It’s easy to root for Greg Desjarlais, a recent participant in the Research Experience for Undergraduates program offered by the Great Lakes Bioenergy Research Center (GLBRC) at the University of Wisconsin–Madison. He’s unassuming and easy to talk to. He’s a little self-deprecating and he laughs at your jokes.
Raised in the small farming community of Rio (pronounced RYE-oh) about a 45-minute drive north of Madison, Dejarlais grew up on land he loved, among rural Wisconsin’s cornfields and winding streams. The 33-year-old high school graduate’s résumé includes making engine parts in a factory, managing a convenience store, and working in a warehouse.
But then last year Desjarlais decided he wanted something else – and that to learn more about the landscape he grew up in he needed to make his way instead to libraries, laboratories, and agricultural research stations. Taking a cue from his mother, who went back to school in her 30s, Desjarlais enrolled at Madison Area Technical College (MATC). There he took math and science classes, at first just to catch up but then to get ahead. Meanwhile, he’d woken a dormant interest in genetics and so began to ask around, “Where can I do more of this stuff?”
An advisor at MATC pointed him towards the REU program, which provides college students the opportunity to work with an active research program for ten weeks over the summer. GLBRC's Education & Outreach program then connected him with Michael Casler, a professor of agronomy and a research geneticist with the USDA and the University of Wisconsin–Madison’s College of Agricultural and Life Sciences.
Though any undergraduate student anywhere can be accepted into the REU program, the program prioritizes applications from students under-represented in the sciences as well as those, like Desjarlais, who did not take a conventional route to their undergraduate education.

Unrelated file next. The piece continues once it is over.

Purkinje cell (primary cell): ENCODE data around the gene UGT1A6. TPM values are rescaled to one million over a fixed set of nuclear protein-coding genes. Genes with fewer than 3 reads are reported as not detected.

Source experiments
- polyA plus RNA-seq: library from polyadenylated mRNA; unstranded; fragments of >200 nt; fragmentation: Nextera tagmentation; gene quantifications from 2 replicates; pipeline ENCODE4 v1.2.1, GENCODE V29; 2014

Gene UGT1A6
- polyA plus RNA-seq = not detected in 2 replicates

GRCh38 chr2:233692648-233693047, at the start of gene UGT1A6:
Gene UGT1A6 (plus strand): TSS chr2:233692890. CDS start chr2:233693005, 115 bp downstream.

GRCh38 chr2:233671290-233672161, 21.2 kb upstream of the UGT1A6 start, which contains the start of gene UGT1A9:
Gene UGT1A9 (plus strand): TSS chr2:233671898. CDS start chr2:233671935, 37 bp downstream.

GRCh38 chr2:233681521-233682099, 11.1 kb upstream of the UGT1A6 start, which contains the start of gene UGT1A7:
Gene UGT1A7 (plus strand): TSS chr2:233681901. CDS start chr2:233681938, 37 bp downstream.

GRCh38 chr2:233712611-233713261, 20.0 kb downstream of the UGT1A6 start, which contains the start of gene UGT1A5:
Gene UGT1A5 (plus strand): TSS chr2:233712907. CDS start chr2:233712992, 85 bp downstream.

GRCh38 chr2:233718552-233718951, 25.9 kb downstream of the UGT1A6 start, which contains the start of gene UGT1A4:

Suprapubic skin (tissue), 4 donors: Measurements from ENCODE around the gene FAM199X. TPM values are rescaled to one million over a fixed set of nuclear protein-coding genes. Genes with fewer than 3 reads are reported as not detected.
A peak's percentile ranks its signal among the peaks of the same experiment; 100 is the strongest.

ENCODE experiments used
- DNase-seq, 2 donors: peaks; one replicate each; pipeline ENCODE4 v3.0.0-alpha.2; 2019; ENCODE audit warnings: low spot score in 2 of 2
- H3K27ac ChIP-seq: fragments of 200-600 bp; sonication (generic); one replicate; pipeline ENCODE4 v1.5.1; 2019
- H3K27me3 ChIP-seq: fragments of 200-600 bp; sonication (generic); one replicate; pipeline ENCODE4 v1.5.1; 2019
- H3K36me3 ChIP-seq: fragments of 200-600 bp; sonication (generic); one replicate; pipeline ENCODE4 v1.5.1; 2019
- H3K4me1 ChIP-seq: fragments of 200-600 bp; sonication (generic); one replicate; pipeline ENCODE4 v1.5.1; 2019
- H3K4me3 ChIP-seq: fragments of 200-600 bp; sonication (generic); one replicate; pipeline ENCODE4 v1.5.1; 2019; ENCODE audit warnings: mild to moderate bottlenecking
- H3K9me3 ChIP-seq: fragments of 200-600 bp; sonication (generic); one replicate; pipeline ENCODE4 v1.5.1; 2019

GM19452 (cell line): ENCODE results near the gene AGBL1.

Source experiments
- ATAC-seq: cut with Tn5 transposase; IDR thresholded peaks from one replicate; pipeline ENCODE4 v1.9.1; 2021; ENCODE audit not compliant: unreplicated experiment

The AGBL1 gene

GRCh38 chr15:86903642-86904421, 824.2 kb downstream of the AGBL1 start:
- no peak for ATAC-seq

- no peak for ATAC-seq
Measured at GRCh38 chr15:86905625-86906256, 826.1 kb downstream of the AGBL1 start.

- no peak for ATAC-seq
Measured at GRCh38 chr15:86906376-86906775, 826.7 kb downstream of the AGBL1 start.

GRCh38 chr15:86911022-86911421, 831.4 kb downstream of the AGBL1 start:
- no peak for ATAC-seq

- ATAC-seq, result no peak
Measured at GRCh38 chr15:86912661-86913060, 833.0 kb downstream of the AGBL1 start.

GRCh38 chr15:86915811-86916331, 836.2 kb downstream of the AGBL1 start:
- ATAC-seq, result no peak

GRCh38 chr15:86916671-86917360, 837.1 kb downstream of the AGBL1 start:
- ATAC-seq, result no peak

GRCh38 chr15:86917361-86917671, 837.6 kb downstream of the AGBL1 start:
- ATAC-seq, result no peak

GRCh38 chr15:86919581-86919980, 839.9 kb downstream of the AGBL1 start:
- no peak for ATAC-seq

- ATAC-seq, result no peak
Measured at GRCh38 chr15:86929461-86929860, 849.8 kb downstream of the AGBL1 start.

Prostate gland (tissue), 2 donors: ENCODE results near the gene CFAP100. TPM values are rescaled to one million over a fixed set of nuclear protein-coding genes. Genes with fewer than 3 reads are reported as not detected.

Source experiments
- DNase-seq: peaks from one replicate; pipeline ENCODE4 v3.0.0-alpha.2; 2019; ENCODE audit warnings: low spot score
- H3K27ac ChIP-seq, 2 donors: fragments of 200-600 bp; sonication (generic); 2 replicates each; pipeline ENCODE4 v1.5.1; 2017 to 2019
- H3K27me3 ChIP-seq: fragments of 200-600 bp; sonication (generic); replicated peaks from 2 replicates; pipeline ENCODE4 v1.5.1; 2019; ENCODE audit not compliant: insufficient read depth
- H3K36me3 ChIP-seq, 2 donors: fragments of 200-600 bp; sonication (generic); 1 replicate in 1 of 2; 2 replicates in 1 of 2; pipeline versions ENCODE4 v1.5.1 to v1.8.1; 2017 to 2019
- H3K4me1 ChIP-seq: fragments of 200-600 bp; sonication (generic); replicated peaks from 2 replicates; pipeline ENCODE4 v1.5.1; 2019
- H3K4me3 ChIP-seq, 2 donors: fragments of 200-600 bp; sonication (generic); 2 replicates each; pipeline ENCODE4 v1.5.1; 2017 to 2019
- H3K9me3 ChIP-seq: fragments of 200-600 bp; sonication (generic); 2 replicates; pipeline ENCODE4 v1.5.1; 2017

With Casler’s permission, Desjarlais started the program early to gain a better understanding of the research. Funded by the GLBRC, Casler seeks to adapt a Southern type of switchgrass, which has a longer growing season than the Midwest’s native variety, to northern climates. Combining fieldwork and lab work, Casler tests the perennial switchgrass for genetic markers that might be the key to life or death after the frost, in order to produce new, highly productive switchgrass varieties.
If successful, the extended growing season of these hardy plants could advance the role of sustainably produced biofuels in our energy system, creating more available biomass for biofuel production without the environmental toll linked to annual bioenergy crops such as corn.
When Desjarlais joined Casler’s team last spring, however, there was only one problem. Due to a mild winter, only about 5% of the plants died off. “As you can imagine, in a place where we're trying to do classical breeding and selection for winter hardiness or cold tolerance,” says Casler, “this is really bad news.”
In stepped Desjarlais. Developing a plan with Casler and others on the team, he mapped out a process to examine all 30,000 switchgrass plants to record the die off, while training other undergraduates to take the samples. Desjarlais also performed DNA extractions and statistical analysis, learning these skills on the fly.
“To a certain degree you learn life skills just working nine to five everyday years on end,” he says.
Casler agrees: “A lot of people who come in, particularly those without a formal agricultural background, require a lot of training to get up to speed and understand what we’re doing. Greg decided he wants to study plant genetics, so he just adapted to it.”
To Desjarlais, the ease with which he adapted comes not just from his work experience, but also from growing up in Rio.
“I love the hustle and bustle of the city, but spending time in any of the research fields just feels like home.”
Starting his sophomore year in the Liberal Arts Transfer Program at MATC this fall, Desjarlais has more goals in mind: applying to the UW–Madison genetics program.
“Following that I could see myself going to grad school either here at or one of the other strong agricultural schools like Iowa, Michigan or Michigan State,” he says.
His preference for now, of course, is to be a Badger.
Meanwhile, Desjarlais has an offer to return to Casler’s lab next summer – or any time he wants. “It's just nice to work with somebody like him who has the motivation and background that allows him to really be good at science,” says Casler. “And he is going to be really good at science. I have no doubt.”